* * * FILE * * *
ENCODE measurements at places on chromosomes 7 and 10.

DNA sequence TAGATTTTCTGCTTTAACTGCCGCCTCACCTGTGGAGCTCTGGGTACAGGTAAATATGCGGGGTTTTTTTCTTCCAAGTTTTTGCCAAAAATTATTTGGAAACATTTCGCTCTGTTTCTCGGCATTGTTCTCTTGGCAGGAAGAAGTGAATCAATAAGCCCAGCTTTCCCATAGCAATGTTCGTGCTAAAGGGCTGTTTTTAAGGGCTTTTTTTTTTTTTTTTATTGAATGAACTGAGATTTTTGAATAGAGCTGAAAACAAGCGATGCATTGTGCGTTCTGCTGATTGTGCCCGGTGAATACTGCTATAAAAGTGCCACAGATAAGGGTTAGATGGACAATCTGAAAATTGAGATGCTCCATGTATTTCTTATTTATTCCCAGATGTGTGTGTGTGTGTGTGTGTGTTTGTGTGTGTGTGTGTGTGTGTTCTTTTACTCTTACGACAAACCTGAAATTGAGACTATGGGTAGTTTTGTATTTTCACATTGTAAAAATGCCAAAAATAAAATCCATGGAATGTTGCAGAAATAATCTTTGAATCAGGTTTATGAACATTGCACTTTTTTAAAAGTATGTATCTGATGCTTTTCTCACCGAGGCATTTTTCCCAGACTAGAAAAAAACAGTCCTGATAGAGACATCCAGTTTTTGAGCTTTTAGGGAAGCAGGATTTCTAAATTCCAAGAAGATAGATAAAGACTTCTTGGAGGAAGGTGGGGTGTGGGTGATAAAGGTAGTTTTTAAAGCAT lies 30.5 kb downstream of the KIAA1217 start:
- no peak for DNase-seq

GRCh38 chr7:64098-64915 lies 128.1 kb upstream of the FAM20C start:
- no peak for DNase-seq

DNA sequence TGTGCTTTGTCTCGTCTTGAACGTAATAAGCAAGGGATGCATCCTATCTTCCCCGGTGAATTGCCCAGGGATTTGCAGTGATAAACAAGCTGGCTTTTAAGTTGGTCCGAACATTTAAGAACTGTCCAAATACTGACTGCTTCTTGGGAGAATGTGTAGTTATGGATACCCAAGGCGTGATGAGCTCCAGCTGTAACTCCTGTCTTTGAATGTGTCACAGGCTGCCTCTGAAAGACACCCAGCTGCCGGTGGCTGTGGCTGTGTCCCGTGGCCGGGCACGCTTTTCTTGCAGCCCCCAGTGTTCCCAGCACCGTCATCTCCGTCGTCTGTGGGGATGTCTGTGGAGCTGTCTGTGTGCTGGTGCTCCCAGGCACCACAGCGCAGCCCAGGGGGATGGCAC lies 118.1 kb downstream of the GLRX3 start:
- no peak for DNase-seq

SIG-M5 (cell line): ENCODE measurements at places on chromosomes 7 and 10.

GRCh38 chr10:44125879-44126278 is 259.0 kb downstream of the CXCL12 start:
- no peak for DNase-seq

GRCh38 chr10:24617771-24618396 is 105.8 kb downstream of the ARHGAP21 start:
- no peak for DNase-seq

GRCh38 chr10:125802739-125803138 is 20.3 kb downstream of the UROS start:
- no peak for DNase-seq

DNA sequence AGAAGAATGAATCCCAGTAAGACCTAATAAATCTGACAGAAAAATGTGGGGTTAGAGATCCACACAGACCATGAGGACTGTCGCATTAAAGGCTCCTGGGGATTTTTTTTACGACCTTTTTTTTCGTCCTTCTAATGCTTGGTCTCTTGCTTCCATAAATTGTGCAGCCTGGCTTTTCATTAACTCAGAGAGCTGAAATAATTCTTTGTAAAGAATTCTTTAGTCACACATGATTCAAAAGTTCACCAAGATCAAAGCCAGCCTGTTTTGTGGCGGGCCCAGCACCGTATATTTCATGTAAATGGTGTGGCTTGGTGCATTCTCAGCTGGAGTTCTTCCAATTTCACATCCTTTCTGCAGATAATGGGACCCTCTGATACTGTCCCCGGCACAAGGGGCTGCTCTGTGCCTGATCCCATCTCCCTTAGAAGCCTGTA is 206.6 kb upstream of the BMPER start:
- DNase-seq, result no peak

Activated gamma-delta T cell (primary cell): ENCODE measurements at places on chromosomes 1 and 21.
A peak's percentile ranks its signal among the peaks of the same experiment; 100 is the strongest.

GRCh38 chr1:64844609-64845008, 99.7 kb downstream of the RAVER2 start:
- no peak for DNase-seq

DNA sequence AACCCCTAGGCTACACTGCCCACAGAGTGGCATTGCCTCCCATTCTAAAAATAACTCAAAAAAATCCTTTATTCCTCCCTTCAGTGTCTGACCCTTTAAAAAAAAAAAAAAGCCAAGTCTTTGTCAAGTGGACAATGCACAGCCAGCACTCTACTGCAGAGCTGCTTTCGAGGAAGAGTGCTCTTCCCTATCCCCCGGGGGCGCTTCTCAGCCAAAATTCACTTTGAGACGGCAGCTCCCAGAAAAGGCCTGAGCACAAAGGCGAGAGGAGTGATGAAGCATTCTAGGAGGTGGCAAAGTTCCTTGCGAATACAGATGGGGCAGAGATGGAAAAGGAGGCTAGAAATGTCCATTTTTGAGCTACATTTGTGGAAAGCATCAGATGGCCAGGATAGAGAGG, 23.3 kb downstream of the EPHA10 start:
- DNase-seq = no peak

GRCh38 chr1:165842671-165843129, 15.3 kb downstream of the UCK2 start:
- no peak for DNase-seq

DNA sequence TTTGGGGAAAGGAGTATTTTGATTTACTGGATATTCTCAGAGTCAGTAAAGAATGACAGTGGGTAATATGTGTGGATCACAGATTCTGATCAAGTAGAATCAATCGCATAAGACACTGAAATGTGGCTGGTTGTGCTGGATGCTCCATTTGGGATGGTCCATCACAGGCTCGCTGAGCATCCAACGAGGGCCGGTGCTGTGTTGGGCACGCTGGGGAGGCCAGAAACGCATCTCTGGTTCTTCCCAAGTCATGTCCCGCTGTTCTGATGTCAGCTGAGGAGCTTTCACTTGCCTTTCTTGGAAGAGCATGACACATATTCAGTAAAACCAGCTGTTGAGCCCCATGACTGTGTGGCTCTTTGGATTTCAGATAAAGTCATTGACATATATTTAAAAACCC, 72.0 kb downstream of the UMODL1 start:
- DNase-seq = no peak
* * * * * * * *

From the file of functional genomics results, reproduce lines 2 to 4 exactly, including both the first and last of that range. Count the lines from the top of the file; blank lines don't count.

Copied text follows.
DNA sequence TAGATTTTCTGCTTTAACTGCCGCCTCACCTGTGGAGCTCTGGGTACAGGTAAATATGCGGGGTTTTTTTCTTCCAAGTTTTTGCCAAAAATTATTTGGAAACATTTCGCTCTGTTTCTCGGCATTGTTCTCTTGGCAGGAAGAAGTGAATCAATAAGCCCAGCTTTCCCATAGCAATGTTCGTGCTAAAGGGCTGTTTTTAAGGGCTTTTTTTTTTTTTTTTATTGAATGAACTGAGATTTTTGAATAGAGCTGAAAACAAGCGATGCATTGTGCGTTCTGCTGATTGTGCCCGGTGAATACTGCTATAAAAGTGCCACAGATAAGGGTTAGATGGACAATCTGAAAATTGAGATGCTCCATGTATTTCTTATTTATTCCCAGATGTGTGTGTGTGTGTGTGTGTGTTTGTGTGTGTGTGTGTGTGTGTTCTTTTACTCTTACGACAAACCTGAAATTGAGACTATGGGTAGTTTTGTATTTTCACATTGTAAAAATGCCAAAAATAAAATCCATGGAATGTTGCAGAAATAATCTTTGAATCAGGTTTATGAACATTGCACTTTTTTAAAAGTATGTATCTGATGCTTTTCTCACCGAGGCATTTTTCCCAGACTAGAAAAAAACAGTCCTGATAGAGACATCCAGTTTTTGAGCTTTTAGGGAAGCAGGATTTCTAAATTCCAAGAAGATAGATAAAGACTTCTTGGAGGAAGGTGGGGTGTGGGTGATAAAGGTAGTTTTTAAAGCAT lies 30.5 kb downstream of the KIAA1217 start:
- no peak for DNase-seq

GRCh38 chr7:64098-64915 lies 128.1 kb upstream of the FAM20C start: